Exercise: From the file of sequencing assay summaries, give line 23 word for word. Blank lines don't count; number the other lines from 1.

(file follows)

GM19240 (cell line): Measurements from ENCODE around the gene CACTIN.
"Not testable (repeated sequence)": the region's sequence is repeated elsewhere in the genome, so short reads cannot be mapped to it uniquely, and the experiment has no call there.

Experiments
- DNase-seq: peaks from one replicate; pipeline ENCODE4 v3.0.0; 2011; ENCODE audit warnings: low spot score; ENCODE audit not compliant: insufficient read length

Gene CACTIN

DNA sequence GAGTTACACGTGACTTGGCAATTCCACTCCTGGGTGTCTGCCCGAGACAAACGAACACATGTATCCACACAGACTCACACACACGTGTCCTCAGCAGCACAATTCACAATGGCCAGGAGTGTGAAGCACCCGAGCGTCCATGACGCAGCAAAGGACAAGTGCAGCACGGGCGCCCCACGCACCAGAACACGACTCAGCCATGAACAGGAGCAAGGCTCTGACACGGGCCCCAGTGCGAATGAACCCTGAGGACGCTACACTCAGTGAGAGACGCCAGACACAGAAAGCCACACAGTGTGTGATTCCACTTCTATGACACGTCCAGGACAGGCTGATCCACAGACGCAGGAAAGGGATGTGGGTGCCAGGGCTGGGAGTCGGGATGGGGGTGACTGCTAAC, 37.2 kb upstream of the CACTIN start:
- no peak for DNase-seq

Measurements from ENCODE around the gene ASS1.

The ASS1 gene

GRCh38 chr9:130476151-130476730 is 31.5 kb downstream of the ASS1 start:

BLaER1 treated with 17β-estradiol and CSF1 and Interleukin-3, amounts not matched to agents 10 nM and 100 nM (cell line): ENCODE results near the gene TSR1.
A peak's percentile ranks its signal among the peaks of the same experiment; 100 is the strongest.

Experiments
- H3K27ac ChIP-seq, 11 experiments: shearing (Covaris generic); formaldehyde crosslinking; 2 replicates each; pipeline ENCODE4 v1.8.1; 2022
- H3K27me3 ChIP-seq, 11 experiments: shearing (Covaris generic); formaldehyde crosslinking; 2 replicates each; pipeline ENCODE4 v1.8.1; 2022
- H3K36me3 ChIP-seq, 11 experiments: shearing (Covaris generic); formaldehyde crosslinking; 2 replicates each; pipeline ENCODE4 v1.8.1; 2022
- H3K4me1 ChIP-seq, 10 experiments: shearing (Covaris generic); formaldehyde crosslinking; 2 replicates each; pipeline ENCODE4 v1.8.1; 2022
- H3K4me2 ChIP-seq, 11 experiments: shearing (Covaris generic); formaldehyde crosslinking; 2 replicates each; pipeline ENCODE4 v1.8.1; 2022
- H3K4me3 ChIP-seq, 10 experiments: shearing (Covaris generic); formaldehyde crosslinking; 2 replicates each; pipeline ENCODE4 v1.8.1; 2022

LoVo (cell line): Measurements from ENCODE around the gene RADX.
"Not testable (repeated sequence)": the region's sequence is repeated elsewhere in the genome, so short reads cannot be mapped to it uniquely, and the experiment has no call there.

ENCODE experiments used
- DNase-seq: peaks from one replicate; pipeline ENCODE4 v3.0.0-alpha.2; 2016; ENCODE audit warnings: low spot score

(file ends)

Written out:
- DNase-seq: peaks from one replicate; pipeline ENCODE4 v3.0.0-alpha.2; 2016; ENCODE audit warnings: low spot score